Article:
A prime example of the distraction associated with the vaccine/autism myth is the role of mercury. Mercury is released into the environment, primarily by burning coal and other things that contain mercury. Every hour, 11 pounds of mercury are released into the environment this way. As this mercury is distributed in the environment, bacteria transform it into methylmercury. This type of mercury can accumulate in food sources, like the fish, and also in our body. A high level of methylmercury in the body can affect brain development in children.

Another form of mercury, ethyl mercury, is not found in the environment. Instead, it’s created in the lab and has been used in the manufacture of thimerosal, a preservative in vaccines. While research has exempt thimerosal as a risk factor for autism, has been removed of most vaccines given to children under 6 years of age. Ethylmercury does not accumulate in the body and does not pose the same threat to public health as methylmercury.

Scientists agree that methylmercury and ethylmercury have different toxicological and biological profilesand should not be used interchangeably.

Mercury emissions from coal combustion and medical waste can be reduced, which would minimize the potential harm to our children. EPA already strained managed to do it, but to continue to reduce mercury in the environment, its activities must be supported and not diminished. Mercury in the environment is not a problem that any government agency or country can solve on its own.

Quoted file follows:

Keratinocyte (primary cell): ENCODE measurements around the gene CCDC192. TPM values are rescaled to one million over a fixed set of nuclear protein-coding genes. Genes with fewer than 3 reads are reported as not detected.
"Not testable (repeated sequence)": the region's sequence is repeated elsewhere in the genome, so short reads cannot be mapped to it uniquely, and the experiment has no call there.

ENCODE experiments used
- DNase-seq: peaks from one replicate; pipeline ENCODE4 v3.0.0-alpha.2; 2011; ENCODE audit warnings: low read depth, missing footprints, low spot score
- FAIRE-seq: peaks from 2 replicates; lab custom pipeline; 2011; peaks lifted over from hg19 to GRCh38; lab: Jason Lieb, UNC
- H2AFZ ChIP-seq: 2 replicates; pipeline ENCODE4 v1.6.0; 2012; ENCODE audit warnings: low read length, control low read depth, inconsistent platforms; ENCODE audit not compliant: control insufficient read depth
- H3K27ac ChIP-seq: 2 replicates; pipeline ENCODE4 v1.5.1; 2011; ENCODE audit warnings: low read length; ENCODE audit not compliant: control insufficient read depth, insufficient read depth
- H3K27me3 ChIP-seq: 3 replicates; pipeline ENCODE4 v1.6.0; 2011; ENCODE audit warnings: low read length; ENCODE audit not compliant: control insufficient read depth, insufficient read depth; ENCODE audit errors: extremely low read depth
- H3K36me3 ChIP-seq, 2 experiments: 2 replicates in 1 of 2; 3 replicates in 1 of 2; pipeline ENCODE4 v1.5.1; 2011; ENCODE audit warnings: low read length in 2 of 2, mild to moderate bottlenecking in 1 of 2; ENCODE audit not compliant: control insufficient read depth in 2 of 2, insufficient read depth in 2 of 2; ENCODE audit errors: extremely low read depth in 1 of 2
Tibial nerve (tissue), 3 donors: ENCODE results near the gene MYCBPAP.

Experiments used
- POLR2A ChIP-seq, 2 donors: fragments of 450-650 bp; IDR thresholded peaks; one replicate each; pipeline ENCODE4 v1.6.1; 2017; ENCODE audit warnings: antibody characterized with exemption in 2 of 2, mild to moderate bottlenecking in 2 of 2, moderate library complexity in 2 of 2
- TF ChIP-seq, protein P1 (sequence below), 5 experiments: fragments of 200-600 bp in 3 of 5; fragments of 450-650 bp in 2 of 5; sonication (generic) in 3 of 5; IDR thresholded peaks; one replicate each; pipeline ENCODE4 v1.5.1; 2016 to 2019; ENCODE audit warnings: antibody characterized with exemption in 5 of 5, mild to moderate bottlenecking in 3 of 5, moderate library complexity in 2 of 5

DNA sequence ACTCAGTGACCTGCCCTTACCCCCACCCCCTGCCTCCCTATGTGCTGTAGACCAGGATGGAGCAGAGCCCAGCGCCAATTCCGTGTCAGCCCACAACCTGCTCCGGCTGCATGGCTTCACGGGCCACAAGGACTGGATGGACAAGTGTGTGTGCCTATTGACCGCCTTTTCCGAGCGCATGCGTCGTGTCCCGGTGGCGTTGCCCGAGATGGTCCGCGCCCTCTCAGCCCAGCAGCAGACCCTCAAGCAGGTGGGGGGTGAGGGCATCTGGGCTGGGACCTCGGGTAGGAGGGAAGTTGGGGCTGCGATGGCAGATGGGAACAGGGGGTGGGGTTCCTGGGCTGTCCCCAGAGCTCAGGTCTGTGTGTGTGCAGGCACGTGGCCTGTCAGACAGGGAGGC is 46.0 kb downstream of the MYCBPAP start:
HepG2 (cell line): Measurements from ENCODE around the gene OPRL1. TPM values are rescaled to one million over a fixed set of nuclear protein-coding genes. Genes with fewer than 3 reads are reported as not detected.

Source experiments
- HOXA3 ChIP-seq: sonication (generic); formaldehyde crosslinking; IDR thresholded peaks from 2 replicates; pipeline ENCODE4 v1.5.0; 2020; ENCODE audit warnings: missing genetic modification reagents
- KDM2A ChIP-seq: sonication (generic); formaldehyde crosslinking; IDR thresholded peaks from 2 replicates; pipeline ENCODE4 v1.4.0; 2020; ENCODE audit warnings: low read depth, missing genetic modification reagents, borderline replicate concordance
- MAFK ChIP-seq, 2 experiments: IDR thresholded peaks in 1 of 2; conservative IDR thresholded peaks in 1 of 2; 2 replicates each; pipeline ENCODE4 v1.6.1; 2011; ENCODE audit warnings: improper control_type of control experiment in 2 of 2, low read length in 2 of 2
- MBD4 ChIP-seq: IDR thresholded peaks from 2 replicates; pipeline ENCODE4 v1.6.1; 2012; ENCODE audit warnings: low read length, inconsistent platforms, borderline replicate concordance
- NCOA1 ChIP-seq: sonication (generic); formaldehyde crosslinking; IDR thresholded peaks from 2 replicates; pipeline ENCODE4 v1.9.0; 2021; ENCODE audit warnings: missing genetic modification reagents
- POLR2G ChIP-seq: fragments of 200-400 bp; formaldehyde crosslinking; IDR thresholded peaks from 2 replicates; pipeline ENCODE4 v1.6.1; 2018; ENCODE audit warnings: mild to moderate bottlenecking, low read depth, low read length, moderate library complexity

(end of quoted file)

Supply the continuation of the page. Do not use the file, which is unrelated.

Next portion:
The media—and therefore the public—has been distracted from the real threat to children and public health posed by methylmercury by baseless claims about ethylmercury in thimerosal by Robert F. Kennedy Jr. and others. A lot of outrage was unfortunately misdirected.

If Kennedy, who has claimed he will lead a presidential panel on vaccine safety, is truly interested in helping families with autism and making all children safer, then the $100,000 reward he and actor Robert De Niro proposed during a recent publicity stunt to find a link between autism and thimerosal that it would be best to fund scientists doing research on the real causes of autism and on the best way to care for people diagnosed with the disease. Alternatively, this money could be spent on reducing the current public health threat from methylmercury.

Researchers and advocacy organizations have moved from the autism vaccine story to focusing on issues that really affect families, like understanding the true causes of autism, finding ways to diagnose it more early, develop more effective treatments and provide better access to those treatments. With every minute wasted talking about the autism vaccine myth and every dollar spent researching this dead end, we are losing ground and failing families who deserve real answers about the causes of autism and more help for their relatives.

Alycia HalladayPhD, is Scientific Director of the Autism Science Foundation and Adjunct Adjunct Professor in the Department of Pharmacology and Toxicology at Rutgers University.